Developing Empathy

I love lists! I've been gathering ideas of ways that parents can help children develop empathy. It was something I thought a lot about when my kids were growing up - and it's clear from their actions as young adults that they have, in fact, developed empathy. They show kindness in so many ways throughout their lives.

Maybe we need to share ideas - what would you add to my list?

Model Empathy - probably first and foremost. Do you talk about being kind? Even when someone is getting on your nerves? Or worse, being unkind to you? These open discussions show that we own the feelings, but pause enough to think who we want to be in a given situation. This plants the seeds for the kids to do the same.

Help them navigate - kids are going to make mistakes. Their brains are even working against them with an underdeveloped impulse control. Helping them see how to fix mistakes - without layering on judgement and shame will help a lot. Everyone wants someone to understand their perspective - especially the people who are supposed to love them the most! If we can pull our own ego out of these scenarios, it will help. (By this, I mean, are you worrying about how your child's choices are reflecting on you as a parent? Are they "making you look bad?" This would be coming from an ego perspective - not uncommon at all, but something you may want to work on.)

Conversations/Discussions about other situations we've witnessed - even in stories or movies. Talking about "How do you think that made them feel?" or even "Have you ever felt that way?" When we talk about scenarios that don't involve us/them, we minimize the chances of feeling defensive. Even when we're in the moment... your child can witness someone falling off their bike, or even just looking sad. It's a good time to whisper, "I wonder if you could help them out?" If you've had prior conversations about potential scenarios, they might hop right to the opportunity to be A Helper.

Be Your Best Self. It's helpful to think about what that actually means. We can have conversations about traits we (and more importantly, the kids) admire and aspire to.  It's important to recognize that sometimes we don't hit that bar. It may be because we're frightened (helping someone when they're being bullied) or we were caught off guard.
This is why it's helpful to discuss "What would you do if?" or How can I be kind to someone who needs it?

Become a Better Listener. People just want to be heard, right? And when they're not heard, the relationship suffers, and the positive behaviors dwindle. You can't show empathy, if you're not listening. When kids are little, we do this with them. We help them put themselves in other people's shoes, so to speak, and they learn how to have empathy. As they get older, we can talk to them about the importance of listening and understanding a person ... before we jump in there to try to fix it all. (something separate to examine and talk about why some of us do this too quickly!)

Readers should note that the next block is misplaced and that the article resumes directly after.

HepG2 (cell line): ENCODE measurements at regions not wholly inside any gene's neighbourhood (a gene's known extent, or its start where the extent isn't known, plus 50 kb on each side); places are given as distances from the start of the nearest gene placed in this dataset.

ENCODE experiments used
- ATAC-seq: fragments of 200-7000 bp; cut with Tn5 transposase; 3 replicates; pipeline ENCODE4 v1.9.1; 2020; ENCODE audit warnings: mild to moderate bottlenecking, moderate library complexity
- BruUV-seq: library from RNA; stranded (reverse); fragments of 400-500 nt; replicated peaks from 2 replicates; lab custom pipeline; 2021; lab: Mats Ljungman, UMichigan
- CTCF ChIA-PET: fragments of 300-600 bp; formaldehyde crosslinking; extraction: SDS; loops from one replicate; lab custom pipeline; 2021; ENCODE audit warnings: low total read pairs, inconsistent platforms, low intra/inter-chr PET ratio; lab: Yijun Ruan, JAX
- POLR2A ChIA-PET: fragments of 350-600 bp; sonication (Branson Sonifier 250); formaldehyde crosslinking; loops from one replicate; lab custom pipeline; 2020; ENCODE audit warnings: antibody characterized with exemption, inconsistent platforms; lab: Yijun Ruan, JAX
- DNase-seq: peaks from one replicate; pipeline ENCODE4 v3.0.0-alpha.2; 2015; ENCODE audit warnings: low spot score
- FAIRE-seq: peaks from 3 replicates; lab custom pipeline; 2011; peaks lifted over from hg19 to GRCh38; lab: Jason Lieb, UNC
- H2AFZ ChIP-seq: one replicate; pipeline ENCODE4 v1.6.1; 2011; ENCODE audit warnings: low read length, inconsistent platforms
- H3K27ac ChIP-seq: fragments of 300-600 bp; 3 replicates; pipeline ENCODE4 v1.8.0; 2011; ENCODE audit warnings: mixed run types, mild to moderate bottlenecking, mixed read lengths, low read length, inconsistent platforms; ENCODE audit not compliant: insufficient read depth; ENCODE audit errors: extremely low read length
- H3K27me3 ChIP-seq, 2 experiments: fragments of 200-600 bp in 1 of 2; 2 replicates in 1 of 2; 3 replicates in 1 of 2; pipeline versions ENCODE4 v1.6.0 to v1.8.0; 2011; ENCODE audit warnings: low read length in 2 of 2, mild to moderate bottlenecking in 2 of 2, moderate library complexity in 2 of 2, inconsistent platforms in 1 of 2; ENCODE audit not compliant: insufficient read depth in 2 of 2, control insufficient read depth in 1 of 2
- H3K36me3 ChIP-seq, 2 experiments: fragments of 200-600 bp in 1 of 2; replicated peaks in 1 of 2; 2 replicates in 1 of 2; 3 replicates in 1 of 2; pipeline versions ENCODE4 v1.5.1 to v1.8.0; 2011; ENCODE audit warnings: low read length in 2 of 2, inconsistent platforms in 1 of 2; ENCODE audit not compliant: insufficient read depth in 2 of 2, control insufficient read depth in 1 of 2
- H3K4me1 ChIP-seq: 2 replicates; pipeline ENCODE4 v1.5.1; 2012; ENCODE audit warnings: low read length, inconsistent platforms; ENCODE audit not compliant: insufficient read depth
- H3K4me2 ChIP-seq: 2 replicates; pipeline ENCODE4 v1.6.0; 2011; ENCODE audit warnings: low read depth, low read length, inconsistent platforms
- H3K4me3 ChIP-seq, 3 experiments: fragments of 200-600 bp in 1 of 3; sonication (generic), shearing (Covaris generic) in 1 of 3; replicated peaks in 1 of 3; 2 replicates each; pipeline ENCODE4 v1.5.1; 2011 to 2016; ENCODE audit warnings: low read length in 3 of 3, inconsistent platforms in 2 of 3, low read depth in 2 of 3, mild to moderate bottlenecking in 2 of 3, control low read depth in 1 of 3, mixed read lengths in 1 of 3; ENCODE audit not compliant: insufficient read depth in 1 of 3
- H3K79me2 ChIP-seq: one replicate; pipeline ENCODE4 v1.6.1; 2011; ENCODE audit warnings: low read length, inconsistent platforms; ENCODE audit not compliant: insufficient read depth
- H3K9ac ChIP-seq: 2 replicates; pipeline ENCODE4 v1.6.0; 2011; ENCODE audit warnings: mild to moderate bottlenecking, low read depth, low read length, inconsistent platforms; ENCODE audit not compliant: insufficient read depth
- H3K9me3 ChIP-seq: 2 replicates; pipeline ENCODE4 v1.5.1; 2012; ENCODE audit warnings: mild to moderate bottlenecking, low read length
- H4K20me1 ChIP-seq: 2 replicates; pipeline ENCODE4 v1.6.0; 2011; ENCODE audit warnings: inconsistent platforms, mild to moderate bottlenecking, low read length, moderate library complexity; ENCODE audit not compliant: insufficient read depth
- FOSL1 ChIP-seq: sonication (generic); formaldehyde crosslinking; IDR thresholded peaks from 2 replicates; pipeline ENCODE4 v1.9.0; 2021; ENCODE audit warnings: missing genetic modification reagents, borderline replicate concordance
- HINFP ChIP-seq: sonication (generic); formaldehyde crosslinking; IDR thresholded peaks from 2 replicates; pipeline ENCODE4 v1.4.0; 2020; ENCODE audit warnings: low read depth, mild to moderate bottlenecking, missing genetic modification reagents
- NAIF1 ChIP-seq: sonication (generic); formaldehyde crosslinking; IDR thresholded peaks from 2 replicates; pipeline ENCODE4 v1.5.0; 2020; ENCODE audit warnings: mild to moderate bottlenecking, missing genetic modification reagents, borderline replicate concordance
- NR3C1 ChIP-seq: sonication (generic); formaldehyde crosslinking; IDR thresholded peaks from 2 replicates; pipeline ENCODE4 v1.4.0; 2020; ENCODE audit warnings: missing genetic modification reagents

SHOW that you care. Life can get busy and parents can get distracted. It's important for kids to hear how important they are to us. Little things like playing their favorite game with them, rubbing their shoulders as we're standing near them, or maybe shaping Rice Krispie Treats into Minecraft characters! Let kids know about thoughtful gestures or support you're giving to someone you know who could use it. When they see you doing this, they know it's not all talk.

When we can fill their cup, they'll be in a better position to fill someone else's.

Simple ideas:
Don't squash bugs if they aren't attacking you.
Visit an animal shelter.
Take care of a pet.
Do something kind for someone in a way that they'll never know it was you.
Give a water bottle (or a piece of fruit, a sandwich) to a homeless person.
Participate in local community service opportunities
Try any of the suggestions from Random Acts of Kindness


Suggestions from others:
Practice Metta Meditation
Wise for my Size
Good Reads: Books about Empathy


“Rarely can a response make something better. What makes something better is connection.”
~ Dr. Brené Brown

Brené Brown's Four Qualities of Empathy:

  • Perspective taking The ability to take someone else's perspective and recognize their perspective as truth.
  • Avoiding judgments. Judgments cloud clarity.
  • Recognizing emotion in another person - this is hard because we have to tune into our own times we've felt this way too.
  • Communicating and understanding. Connection above all.

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